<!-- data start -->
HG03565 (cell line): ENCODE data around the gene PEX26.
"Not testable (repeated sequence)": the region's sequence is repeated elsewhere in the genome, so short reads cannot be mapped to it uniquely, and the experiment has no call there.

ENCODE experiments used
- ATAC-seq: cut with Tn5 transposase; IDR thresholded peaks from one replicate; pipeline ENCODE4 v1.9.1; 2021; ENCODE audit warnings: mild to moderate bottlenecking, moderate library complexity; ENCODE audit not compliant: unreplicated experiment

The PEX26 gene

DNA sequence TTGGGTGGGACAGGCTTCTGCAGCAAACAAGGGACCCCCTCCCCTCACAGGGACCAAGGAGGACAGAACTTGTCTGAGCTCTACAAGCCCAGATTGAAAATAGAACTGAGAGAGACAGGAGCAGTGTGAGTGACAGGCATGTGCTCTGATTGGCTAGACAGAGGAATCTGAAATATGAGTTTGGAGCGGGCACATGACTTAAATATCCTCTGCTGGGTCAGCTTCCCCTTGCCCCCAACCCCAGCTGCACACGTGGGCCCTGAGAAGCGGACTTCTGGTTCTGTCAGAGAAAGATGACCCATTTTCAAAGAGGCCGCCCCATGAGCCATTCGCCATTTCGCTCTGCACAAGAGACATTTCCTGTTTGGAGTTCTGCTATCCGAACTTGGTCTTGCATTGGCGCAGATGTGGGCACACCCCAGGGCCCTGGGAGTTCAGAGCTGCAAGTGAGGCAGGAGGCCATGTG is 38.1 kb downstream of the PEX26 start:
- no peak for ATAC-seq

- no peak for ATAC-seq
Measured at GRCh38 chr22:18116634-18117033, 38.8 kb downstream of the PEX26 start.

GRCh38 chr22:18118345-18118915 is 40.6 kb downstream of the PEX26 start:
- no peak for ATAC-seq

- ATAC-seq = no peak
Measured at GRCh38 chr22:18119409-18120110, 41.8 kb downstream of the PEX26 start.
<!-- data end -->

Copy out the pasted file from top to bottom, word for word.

HG03565 (cell line): ENCODE data around the gene PEX26.
"Not testable (repeated sequence)": the region's sequence is repeated elsewhere in the genome, so short reads cannot be mapped to it uniquely, and the experiment has no call there.

ENCODE experiments used
- ATAC-seq: cut with Tn5 transposase; IDR thresholded peaks from one replicate; pipeline ENCODE4 v1.9.1; 2021; ENCODE audit warnings: mild to moderate bottlenecking, moderate library complexity; ENCODE audit not compliant: unreplicated experiment

The PEX26 gene

DNA sequence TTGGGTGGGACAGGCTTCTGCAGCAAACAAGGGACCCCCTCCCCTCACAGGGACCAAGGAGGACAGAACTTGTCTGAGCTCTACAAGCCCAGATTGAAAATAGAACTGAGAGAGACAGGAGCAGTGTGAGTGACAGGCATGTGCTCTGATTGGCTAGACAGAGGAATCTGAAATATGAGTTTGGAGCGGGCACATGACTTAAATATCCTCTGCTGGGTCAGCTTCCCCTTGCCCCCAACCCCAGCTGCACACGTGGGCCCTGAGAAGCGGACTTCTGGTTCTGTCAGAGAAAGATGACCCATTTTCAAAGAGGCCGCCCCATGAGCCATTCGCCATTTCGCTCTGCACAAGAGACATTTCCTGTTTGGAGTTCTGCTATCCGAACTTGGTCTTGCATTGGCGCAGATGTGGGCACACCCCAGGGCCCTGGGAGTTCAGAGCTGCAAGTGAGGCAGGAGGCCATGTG is 38.1 kb downstream of the PEX26 start:
- no peak for ATAC-seq

- no peak for ATAC-seq
Measured at GRCh38 chr22:18116634-18117033, 38.8 kb downstream of the PEX26 start.

GRCh38 chr22:18118345-18118915 is 40.6 kb downstream of the PEX26 start:
- no peak for ATAC-seq

- ATAC-seq = no peak
Measured at GRCh38 chr22:18119409-18120110, 41.8 kb downstream of the PEX26 start.